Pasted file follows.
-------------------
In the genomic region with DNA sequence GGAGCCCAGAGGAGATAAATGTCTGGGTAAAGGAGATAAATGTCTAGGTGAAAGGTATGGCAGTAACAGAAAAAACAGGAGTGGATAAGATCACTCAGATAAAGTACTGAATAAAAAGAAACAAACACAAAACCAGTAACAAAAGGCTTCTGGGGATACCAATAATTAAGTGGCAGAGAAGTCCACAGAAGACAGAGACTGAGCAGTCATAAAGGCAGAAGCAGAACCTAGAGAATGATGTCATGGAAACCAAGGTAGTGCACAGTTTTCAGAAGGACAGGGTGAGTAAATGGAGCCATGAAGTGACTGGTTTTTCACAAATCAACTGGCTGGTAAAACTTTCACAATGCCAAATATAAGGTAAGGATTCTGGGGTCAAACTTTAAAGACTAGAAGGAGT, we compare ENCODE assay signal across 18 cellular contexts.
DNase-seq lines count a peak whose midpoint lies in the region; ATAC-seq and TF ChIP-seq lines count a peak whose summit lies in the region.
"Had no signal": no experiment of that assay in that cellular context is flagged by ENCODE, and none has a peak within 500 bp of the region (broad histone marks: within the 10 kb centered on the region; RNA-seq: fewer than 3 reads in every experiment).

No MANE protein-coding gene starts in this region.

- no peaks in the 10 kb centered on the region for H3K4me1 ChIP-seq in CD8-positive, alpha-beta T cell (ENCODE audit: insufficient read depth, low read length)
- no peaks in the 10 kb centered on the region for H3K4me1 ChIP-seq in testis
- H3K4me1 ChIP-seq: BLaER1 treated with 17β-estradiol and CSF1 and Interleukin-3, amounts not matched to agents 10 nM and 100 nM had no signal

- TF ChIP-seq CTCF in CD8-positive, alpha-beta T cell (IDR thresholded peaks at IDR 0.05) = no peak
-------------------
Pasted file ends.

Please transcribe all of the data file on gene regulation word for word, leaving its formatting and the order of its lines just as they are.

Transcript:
In the genomic region with DNA sequence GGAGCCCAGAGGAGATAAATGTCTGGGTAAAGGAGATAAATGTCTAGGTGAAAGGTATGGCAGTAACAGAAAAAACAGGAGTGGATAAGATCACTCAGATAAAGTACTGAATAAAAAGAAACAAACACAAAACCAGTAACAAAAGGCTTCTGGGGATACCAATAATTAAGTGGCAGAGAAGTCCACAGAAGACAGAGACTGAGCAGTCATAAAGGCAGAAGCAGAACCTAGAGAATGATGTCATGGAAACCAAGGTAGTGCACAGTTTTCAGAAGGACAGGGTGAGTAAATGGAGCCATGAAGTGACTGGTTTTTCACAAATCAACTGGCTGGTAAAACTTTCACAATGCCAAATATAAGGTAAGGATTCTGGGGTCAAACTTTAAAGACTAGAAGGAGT, we compare ENCODE assay signal across 18 cellular contexts.
DNase-seq lines count a peak whose midpoint lies in the region; ATAC-seq and TF ChIP-seq lines count a peak whose summit lies in the region.
"Had no signal": no experiment of that assay in that cellular context is flagged by ENCODE, and none has a peak within 500 bp of the region (broad histone marks: within the 10 kb centered on the region; RNA-seq: fewer than 3 reads in every experiment).

No MANE protein-coding gene starts in this region.

- no peaks in the 10 kb centered on the region for H3K4me1 ChIP-seq in CD8-positive, alpha-beta T cell (ENCODE audit: insufficient read depth, low read length)
- no peaks in the 10 kb centered on the region for H3K4me1 ChIP-seq in testis
- H3K4me1 ChIP-seq: BLaER1 treated with 17β-estradiol and CSF1 and Interleukin-3, amounts not matched to agents 10 nM and 100 nM had no signal

- TF ChIP-seq CTCF in CD8-positive, alpha-beta T cell (IDR thresholded peaks at IDR 0.05) = no peak